Oh well, so anyway, here is the submission for anyone who's interested - Credit to J.A.S. for running us through the original. (This one doesn't have Creative Commons because it hosed my format.)

P.S. Also, thanks to Sick Rick for the Zippo Knights, just thought I'd throw them in for something wicked at the bottom.

P.P.S. Yes, I know, it always pays to read instructions!

P.P.P.S. AND I miscalculated the UTC calculation and missed the deadline by an hour!!! Well, I have a keen head start for next year.  :~) 

P.P.P.P.S. Shenanigans! Ha, well it looks like my submission made it in after all. Unfortunately it's the version without the drow warriors having blasters and glue guns. Wah!

(click to link and download PDF version.) 

Thursday, April 16, 2015


Ok, I want to award parties treasure after encounters. I really do. However, I must confess I have a lot more fun working on the encounter itself i.e. maps, monsters, the occasional trap (enough to make them think about it, but not so much that looking for traps doesn't seem to become... necessary, until. Oops.).

The end result is that sometimes I put in treasure how and when I feel like it, or when I remember.

Therein lies a problem. Say I have a horde of 40 some-odd critters, all of a certain treasure type. Not only do I have to roll on all these tables to figure out what's there, but often some stuff is dorky so I end up picking things just because they look cool to me.

I should have thought of this earlier, the interweb knows all eh?, but this person over at donjon has developed applications for all these tasks! You just put in the details of what you're looking for and voila!!! Not only that, he has adapted table from AD&D through 5e plus Pathfinder and other games like Microlite.

Any how, this site relieves a HUGE amount of the boring part of dungeon crafting, yet still provides a framework for me to think, "Yeah, the gold and gems and stuff are cool, but what this horde really needs is a pair of magical dancing dwarf boots with were-fairy ability!"

(The only time I want to roll dice is for attacks & damage!)

Wednesday, April 15, 2015

Monster Lead Miniatures!

Well. One of these days (I'm going to cut you into little pieces... whut?!) I'm going to have to figure out how to properly organize a bunch of photos in a blogspot post. Anyhow, here are several of our beloved monster lead minis. All painted by hand using Testors model paints, which is probably why the paint rubbed-a-dubbed off so easily over time.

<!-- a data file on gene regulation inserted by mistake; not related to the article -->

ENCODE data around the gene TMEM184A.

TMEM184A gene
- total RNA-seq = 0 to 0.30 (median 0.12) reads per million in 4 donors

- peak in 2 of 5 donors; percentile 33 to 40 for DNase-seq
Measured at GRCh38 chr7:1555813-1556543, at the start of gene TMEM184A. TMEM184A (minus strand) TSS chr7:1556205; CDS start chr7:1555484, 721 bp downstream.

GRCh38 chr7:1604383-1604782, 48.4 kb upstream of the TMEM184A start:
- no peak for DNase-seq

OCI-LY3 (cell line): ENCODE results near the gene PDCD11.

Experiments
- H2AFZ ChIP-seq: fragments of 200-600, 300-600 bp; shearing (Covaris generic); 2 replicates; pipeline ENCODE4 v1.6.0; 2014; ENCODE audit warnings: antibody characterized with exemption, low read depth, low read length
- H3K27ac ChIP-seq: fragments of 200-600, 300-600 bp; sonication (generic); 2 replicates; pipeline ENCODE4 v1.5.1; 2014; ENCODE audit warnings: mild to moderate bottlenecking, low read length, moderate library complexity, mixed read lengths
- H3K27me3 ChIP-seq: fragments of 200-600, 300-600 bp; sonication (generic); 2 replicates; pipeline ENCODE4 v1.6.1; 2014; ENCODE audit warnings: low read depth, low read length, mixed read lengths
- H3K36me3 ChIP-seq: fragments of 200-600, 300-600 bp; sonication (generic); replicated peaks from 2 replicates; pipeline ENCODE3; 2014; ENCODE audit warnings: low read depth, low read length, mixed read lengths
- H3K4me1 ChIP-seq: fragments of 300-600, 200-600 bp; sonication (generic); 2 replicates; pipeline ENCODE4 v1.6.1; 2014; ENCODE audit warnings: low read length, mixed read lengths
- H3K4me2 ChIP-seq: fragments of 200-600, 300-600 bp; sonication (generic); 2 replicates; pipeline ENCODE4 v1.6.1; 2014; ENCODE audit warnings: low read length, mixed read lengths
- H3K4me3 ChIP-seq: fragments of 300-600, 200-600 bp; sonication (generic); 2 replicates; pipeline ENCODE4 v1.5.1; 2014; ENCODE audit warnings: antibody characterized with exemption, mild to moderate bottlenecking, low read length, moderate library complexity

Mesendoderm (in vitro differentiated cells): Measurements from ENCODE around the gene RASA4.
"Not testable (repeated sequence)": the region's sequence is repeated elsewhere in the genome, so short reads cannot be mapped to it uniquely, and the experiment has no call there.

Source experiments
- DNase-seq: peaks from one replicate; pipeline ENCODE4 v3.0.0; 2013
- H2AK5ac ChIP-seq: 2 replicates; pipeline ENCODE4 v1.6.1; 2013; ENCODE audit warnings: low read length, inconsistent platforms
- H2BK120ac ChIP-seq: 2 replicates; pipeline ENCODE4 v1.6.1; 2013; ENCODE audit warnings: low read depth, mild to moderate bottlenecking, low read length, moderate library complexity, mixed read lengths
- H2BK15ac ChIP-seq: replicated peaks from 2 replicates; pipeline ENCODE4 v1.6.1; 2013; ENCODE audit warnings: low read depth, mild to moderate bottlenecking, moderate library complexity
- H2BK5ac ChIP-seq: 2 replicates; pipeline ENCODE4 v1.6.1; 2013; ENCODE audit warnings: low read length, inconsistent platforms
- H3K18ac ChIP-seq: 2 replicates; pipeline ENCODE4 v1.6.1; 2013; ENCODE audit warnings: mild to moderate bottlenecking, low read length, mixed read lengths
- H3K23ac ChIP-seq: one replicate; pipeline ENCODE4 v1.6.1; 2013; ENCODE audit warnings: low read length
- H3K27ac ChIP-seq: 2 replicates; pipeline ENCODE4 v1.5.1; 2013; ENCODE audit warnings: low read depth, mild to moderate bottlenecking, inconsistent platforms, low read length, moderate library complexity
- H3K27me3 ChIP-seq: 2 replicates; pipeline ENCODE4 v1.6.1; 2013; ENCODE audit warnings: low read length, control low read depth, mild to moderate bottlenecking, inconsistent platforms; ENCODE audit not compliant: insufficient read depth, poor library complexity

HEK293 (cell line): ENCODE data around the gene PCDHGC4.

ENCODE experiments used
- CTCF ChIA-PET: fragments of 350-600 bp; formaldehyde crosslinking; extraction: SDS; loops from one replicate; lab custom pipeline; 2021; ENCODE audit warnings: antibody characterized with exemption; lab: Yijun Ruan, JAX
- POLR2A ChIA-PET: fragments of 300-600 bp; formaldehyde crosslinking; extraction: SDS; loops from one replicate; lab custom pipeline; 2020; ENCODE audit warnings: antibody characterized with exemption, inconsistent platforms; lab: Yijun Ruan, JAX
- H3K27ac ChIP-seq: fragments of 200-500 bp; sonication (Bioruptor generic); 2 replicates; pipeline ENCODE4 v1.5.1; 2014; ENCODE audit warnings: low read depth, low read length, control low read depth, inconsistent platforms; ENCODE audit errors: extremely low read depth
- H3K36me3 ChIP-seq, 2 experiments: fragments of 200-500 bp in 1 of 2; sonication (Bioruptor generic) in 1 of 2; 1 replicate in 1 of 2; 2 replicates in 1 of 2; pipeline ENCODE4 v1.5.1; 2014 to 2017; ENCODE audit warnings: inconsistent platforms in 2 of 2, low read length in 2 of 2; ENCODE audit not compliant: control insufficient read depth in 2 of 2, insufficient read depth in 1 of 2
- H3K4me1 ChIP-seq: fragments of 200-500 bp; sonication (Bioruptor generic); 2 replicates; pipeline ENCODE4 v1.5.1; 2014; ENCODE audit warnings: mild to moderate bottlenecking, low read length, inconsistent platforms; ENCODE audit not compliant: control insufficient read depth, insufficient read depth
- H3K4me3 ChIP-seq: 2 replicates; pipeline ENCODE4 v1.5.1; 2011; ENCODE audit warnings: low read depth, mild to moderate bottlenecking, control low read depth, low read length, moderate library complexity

If you click on one of the photos you'll be able to scroll through them at a larger view. Sorry that some are out of focus!

We had masses of orcs, really like 50, that stood in for just about any type of army against the characters. Also goblins, the little yellow bastards!

As for the painting schemes, we used the colors indicated from the Monster Manual descriptions, which is how I learned what mauve and ochre look like.

The beholder below is one of my favorites, with his pretty blue eye!

Ha, we have representations of all the giant types, but had to use them all for whatever giant-type we fought at the time.

Cave Bear. Important tip I learned recently. If you need some monster on the fly, start with Cave Bear stats and work out from there with whatever else you need.

This troll is another favorite. I have a cool ogre with his testicles hanging down, but I don't see the picture here. It may not have came out good enough to save.
We essentially bulked up our set of minis during the great hobby store bust of 1984 or so. Our local store went out of business and the prices kept dropping until everything was sold.

Too bad, Pleasanton Hobbies was our place for many years.

Lead Minis!

Hand-painted metal miniatures were a big part of our game for a couple decades. For my part until I was able to establish a large enough collection of the pre-painted plastic ones that proved to be less time consuming to get in play (no need to spend a week painting) and above all, and this surprised me although it should not have, so much physically lighter in weight to move around.

I literally have about a 2'x2'x3' chest that weighs less than the two 18"x12"x8" wine crates I used for lead miniatures. (Yes, I still always call them lead minis, although I'm unsure how many are actually lead.)

The cool thing about selecting and painting your own character mini was the ability to select a good character fit in terms of armor, weapons, equipment, etc. then paint to match personal and racial characteristics.

Hear are a number of favorite character minis... (I'll follow up with a monster minis post)

Nicodemus, long-played
Grey Elven Fighter-thief.

Please No Name, J.A.S.'s strange fighter
with glowing orbs under his hood.
Sumerled, my brother's barbarian
from before there were barbarians.
Warmanjg, Deangul's long-suffering,
one-eyed dwarf.
Just about every 1st level mage...
Just about every high-level mage.

Friday, March 20, 2015

Surprise in Encounters

The simple and elegant surprise tables from Judges Guild "Judges Shield" circa 1977.
(Interesting. The Party never gets a free round of attack, only Monsters...)

Sunday, March 8, 2015

My Favorite RPG Covers

Zak Smith posted about his favorite RPG covers over on Playing D&D With Porn Stars.

I absolutely love cover art, although it's pretty much rooted in old D&D since that's about the only role playing game I run (albeit in various formulations). So here are seven favorites that came to mind for me of RPG covers that bring a smile to my face every time.

Maps is art! (What other purpose serves an unenterable room...?)

Truly, it never hit upon me the woman was neked until the cover became all controversial...
Could've picked any of the Arduin trilogy covers.
Original cover 1e DMG. I had the Easley cover maybe why I loved City of Brass.
This is terrific art because... LOOK AT ALL THE SHITS YOU GET FOR $9!!!
Phil Barker did all his own art for this RPG. Awesome. (Still need to play it...)
Damn well have viewed this cover a million times, just have to love it. What D&D's all about, eh?